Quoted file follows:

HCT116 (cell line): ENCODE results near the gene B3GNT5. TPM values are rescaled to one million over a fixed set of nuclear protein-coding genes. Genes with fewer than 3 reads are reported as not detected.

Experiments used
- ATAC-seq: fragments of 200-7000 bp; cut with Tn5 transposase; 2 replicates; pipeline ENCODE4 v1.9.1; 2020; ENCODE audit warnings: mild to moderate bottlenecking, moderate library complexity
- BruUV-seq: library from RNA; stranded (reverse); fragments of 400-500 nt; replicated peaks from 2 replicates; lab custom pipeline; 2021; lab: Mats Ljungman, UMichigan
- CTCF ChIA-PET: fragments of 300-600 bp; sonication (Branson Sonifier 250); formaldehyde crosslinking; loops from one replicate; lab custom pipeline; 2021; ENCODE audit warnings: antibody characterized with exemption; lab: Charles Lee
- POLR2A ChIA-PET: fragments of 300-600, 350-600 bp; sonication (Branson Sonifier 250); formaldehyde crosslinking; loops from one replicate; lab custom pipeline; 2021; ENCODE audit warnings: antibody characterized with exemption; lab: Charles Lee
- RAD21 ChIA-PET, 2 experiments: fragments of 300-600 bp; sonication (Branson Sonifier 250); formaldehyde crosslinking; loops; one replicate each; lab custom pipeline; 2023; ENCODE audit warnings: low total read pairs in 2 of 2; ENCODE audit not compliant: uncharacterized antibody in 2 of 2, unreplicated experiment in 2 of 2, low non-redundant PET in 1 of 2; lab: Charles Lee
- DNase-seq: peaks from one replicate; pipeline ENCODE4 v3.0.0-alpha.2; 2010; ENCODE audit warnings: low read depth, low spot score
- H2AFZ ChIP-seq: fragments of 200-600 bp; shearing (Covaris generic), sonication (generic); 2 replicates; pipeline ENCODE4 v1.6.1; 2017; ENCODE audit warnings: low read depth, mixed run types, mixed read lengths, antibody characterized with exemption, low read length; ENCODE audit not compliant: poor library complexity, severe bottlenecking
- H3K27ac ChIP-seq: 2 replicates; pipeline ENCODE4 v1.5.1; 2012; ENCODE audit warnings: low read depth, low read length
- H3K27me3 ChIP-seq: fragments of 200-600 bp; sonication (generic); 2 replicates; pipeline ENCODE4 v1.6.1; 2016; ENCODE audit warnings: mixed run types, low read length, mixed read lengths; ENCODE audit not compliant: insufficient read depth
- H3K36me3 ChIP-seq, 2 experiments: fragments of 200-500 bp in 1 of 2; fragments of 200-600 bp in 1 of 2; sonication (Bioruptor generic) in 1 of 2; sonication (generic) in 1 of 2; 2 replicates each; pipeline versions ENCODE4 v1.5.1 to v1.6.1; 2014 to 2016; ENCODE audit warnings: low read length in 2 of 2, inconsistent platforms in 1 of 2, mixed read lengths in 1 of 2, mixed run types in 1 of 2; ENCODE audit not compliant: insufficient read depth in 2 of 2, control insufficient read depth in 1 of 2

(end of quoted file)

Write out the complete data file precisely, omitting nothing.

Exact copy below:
HCT116 (cell line): ENCODE results near the gene B3GNT5. TPM values are rescaled to one million over a fixed set of nuclear protein-coding genes. Genes with fewer than 3 reads are reported as not detected.

Experiments used
- ATAC-seq: fragments of 200-7000 bp; cut with Tn5 transposase; 2 replicates; pipeline ENCODE4 v1.9.1; 2020; ENCODE audit warnings: mild to moderate bottlenecking, moderate library complexity
- BruUV-seq: library from RNA; stranded (reverse); fragments of 400-500 nt; replicated peaks from 2 replicates; lab custom pipeline; 2021; lab: Mats Ljungman, UMichigan
- CTCF ChIA-PET: fragments of 300-600 bp; sonication (Branson Sonifier 250); formaldehyde crosslinking; loops from one replicate; lab custom pipeline; 2021; ENCODE audit warnings: antibody characterized with exemption; lab: Charles Lee
- POLR2A ChIA-PET: fragments of 300-600, 350-600 bp; sonication (Branson Sonifier 250); formaldehyde crosslinking; loops from one replicate; lab custom pipeline; 2021; ENCODE audit warnings: antibody characterized with exemption; lab: Charles Lee
- RAD21 ChIA-PET, 2 experiments: fragments of 300-600 bp; sonication (Branson Sonifier 250); formaldehyde crosslinking; loops; one replicate each; lab custom pipeline; 2023; ENCODE audit warnings: low total read pairs in 2 of 2; ENCODE audit not compliant: uncharacterized antibody in 2 of 2, unreplicated experiment in 2 of 2, low non-redundant PET in 1 of 2; lab: Charles Lee
- DNase-seq: peaks from one replicate; pipeline ENCODE4 v3.0.0-alpha.2; 2010; ENCODE audit warnings: low read depth, low spot score
- H2AFZ ChIP-seq: fragments of 200-600 bp; shearing (Covaris generic), sonication (generic); 2 replicates; pipeline ENCODE4 v1.6.1; 2017; ENCODE audit warnings: low read depth, mixed run types, mixed read lengths, antibody characterized with exemption, low read length; ENCODE audit not compliant: poor library complexity, severe bottlenecking
- H3K27ac ChIP-seq: 2 replicates; pipeline ENCODE4 v1.5.1; 2012; ENCODE audit warnings: low read depth, low read length
- H3K27me3 ChIP-seq: fragments of 200-600 bp; sonication (generic); 2 replicates; pipeline ENCODE4 v1.6.1; 2016; ENCODE audit warnings: mixed run types, low read length, mixed read lengths; ENCODE audit not compliant: insufficient read depth
- H3K36me3 ChIP-seq, 2 experiments: fragments of 200-500 bp in 1 of 2; fragments of 200-600 bp in 1 of 2; sonication (Bioruptor generic) in 1 of 2; sonication (generic) in 1 of 2; 2 replicates each; pipeline versions ENCODE4 v1.5.1 to v1.6.1; 2014 to 2016; ENCODE audit warnings: low read length in 2 of 2, inconsistent platforms in 1 of 2, mixed read lengths in 1 of 2, mixed run types in 1 of 2; ENCODE audit not compliant: insufficient read depth in 2 of 2, control insufficient read depth in 1 of 2